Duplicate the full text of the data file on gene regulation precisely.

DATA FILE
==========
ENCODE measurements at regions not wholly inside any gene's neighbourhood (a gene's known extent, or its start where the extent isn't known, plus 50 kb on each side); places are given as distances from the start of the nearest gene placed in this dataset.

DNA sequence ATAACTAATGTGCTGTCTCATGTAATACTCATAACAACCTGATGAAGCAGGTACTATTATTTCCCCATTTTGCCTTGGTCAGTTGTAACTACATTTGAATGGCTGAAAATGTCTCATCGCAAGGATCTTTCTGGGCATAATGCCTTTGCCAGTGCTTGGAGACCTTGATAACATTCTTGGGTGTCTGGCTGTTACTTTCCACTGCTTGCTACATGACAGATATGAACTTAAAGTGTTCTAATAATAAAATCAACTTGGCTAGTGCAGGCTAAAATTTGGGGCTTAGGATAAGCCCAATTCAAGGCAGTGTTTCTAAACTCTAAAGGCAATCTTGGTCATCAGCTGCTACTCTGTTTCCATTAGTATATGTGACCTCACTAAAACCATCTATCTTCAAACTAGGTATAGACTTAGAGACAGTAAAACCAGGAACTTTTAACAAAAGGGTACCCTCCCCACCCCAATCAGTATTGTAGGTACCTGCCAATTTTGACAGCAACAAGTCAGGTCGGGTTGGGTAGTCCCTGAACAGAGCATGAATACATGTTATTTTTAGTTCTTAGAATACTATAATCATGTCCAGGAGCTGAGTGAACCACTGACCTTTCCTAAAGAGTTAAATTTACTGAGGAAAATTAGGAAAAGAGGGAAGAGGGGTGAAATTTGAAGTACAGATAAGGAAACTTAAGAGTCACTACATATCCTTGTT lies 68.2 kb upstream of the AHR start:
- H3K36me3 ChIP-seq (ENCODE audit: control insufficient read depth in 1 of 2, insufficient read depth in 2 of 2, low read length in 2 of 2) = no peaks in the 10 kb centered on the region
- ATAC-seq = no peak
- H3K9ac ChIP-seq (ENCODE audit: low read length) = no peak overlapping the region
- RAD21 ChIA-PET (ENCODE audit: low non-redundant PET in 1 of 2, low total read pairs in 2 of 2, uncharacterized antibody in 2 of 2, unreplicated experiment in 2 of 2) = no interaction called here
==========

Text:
ENCODE measurements at regions not wholly inside any gene's neighbourhood (a gene's known extent, or its start where the extent isn't known, plus 50 kb on each side); places are given as distances from the start of the nearest gene placed in this dataset.

DNA sequence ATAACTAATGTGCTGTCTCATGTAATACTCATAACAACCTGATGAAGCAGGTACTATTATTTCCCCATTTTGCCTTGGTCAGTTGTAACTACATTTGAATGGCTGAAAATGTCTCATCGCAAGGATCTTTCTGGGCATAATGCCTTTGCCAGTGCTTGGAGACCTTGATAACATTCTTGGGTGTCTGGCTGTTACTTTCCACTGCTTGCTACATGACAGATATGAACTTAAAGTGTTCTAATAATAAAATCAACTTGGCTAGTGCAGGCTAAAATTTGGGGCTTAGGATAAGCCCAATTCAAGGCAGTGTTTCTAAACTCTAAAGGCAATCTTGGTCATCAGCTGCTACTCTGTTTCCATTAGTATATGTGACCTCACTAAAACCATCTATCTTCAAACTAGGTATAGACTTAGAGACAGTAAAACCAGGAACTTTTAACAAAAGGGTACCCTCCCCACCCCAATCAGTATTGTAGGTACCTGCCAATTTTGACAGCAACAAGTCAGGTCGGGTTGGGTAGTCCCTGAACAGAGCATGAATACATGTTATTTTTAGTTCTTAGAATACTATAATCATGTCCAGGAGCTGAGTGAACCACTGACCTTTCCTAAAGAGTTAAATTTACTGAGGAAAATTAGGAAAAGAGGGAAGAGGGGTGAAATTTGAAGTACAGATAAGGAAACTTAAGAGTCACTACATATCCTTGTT lies 68.2 kb upstream of the AHR start:
- H3K36me3 ChIP-seq (ENCODE audit: control insufficient read depth in 1 of 2, insufficient read depth in 2 of 2, low read length in 2 of 2) = no peaks in the 10 kb centered on the region
- ATAC-seq = no peak
- H3K9ac ChIP-seq (ENCODE audit: low read length) = no peak overlapping the region
- RAD21 ChIA-PET (ENCODE audit: low non-redundant PET in 1 of 2, low total read pairs in 2 of 2, uncharacterized antibody in 2 of 2, unreplicated experiment in 2 of 2) = no interaction called here